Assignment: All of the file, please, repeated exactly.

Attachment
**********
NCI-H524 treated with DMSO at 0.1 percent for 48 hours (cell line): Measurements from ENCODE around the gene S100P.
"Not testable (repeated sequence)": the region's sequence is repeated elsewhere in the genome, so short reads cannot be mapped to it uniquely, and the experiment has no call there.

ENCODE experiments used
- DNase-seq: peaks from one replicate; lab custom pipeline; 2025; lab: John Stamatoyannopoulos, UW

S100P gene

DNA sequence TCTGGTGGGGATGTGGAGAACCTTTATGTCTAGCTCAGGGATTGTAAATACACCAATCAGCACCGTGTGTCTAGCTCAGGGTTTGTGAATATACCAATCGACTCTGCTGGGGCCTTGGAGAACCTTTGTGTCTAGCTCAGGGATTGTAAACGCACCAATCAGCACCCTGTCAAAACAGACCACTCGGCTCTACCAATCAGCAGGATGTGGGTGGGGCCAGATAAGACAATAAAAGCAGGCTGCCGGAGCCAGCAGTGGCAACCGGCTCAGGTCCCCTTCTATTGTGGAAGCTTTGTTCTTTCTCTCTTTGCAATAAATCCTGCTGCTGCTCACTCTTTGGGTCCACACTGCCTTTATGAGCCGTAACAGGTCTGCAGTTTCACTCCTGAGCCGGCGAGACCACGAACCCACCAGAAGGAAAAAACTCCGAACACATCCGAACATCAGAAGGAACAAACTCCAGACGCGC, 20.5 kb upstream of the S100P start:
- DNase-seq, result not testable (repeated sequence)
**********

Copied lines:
NCI-H524 treated with DMSO at 0.1 percent for 48 hours (cell line): Measurements from ENCODE around the gene S100P.
"Not testable (repeated sequence)": the region's sequence is repeated elsewhere in the genome, so short reads cannot be mapped to it uniquely, and the experiment has no call there.

ENCODE experiments used
- DNase-seq: peaks from one replicate; lab custom pipeline; 2025; lab: John Stamatoyannopoulos, UW

S100P gene

DNA sequence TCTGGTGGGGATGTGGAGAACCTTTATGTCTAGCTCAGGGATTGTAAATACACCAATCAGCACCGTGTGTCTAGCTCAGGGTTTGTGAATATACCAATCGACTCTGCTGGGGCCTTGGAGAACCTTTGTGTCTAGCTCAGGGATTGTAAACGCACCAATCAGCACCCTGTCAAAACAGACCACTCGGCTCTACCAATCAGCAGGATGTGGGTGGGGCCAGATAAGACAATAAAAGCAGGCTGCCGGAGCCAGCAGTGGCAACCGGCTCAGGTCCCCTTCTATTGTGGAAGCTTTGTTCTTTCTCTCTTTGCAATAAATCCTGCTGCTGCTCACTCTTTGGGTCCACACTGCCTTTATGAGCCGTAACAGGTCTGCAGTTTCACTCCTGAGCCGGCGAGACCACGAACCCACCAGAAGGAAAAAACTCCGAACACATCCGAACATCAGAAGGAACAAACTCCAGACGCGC, 20.5 kb upstream of the S100P start:
- DNase-seq, result not testable (repeated sequence)